“If you compare us to a liberal arts college that we’re competing with, where that need doesn’t exist, we are a very different institution.”

International research collaboration

Penn State scored 96.6 out of 100 for International Research Network, demonstrating the strength of their global research partnerships and collaboration.

“We are always looking for other countries that are addressing the same problems,” explained Catherine.

“The nature of collaborative research means that we can work with countries which are doing things better than we are.

“There are countries that are measuring things in different ways, which is why the work QS has done to introduce a global framework is so important.

“While it is challenging to think about sustainability on a global level, it does help us to consider what our role is, what the university’s role is and how that can make a difference to people in Pennsylvania and in the United States.”

Penn State initiatives on sustainability

Nearly 400 courses at Penn State focus on sustainability and 500 faculty members are focused on research initiatives in energy, sustainability and the environment.

Catherine added: “We have an established Sustainability Institute. They are the leaders of bringing sustainability into every unit. They conducted a full consultation to embed the UN’s Sustainable Development Goals into all the work we do.

“Communication was an important part of this and we developed a new section of the website that answers all the questions people might have about sustainable development at Penn State.

“This coming generation are certainly aware of the challenge more than any other generation before them. They feel that burden.

“We also see the student interest in our societies. We’ve got around 180 different student-led organisations which focus on the topic of sustainability.”

“It’s what students are demanding”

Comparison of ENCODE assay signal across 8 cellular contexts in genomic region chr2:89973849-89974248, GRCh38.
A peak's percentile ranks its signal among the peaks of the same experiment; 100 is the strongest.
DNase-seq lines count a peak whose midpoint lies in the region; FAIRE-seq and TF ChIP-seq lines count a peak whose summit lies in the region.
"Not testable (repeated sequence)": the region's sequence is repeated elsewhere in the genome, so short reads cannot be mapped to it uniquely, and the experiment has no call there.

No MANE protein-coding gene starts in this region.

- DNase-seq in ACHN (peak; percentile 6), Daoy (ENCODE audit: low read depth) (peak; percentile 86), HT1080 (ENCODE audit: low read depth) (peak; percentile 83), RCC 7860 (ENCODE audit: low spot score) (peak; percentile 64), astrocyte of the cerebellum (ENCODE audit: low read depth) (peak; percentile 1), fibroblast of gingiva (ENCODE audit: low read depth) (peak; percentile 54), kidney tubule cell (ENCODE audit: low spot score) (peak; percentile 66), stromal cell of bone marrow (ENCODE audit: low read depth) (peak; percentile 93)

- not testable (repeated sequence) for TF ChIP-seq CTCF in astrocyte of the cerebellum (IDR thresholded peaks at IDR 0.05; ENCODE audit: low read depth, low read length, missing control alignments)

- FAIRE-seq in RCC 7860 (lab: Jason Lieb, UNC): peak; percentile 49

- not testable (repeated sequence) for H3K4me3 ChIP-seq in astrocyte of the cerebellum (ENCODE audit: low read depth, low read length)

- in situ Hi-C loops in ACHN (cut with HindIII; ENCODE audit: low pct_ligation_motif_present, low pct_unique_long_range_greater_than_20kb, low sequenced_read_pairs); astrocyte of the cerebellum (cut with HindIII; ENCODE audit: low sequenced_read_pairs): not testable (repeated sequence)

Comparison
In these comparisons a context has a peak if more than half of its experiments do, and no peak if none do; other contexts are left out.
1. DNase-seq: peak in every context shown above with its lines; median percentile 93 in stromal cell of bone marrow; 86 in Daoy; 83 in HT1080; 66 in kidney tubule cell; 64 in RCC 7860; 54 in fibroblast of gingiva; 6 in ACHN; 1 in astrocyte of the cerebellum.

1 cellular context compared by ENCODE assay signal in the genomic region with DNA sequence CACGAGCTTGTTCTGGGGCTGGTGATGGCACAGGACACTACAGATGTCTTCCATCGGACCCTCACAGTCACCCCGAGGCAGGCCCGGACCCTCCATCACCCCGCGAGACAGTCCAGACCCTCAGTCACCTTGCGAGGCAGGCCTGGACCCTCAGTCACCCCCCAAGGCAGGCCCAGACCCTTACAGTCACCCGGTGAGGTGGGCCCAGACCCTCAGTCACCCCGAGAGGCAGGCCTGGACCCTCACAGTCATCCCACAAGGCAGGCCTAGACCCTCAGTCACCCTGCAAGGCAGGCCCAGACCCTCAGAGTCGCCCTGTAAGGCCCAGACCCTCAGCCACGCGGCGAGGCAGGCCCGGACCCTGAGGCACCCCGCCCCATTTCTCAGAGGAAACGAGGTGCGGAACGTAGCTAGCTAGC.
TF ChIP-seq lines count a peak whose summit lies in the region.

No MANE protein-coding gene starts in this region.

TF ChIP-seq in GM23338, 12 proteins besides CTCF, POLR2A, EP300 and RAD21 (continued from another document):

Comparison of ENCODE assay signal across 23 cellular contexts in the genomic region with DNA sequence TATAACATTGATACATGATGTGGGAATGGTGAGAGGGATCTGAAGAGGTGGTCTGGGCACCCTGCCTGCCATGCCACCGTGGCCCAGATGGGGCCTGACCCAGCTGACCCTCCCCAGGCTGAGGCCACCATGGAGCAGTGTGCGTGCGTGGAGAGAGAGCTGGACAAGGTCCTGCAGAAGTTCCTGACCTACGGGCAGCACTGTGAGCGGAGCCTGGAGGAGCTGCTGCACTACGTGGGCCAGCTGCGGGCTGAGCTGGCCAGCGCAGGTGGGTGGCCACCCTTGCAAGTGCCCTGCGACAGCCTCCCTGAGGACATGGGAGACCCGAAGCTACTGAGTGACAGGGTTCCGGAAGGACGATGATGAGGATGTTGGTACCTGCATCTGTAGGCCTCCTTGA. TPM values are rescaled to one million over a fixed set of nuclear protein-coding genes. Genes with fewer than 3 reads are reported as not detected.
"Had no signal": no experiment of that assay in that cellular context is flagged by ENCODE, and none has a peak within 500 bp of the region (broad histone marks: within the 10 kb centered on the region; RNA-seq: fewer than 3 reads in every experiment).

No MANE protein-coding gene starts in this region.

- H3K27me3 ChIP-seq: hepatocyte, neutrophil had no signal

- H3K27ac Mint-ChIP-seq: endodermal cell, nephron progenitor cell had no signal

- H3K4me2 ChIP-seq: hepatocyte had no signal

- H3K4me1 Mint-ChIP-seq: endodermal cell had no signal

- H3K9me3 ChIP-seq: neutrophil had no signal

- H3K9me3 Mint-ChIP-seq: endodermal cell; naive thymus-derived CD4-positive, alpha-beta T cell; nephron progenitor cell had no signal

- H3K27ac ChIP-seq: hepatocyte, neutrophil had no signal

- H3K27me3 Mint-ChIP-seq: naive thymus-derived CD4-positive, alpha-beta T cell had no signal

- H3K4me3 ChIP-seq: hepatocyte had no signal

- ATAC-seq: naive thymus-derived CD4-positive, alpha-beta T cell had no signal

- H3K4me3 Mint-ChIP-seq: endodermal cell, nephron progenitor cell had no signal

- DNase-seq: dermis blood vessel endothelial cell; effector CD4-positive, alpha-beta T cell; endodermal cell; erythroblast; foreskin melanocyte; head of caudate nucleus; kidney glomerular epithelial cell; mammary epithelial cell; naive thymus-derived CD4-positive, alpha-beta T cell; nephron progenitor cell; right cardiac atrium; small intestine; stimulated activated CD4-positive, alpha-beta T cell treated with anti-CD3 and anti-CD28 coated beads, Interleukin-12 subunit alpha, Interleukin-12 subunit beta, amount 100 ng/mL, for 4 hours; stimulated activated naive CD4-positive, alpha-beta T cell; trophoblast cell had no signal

QS released its first ever QS World University Rankings: Sustainability in December 2022.

Richard said “The goal of education should be to form a better world and make society a better place. I think adding sustainability to the rankings puts these goals front and centre – and I think it’s what students are demanding.”

Catherine added: “For me, the incorporation of sustainability is a way to show that a ranking has real world impact.

“Rankings need to do more than say this is an elite place where elite people go. If I say this ranking is also tied to the impact that we’re having on making the world a better place then that helps people understand that this is a valuable number.

“There is some criticism among students that higher education has become too corporatised.

“Seeing sustainability within the rankings is a move away from that and it’s what students want to see. They don’t want to see their universities turned into corporations, they want to see them doing public work and public service.”

For a detailed analysis of the QS World University Rankings over the past two decades and their impact on research, student recruitment, and internationalisation, read our Through the rankings looking glass report.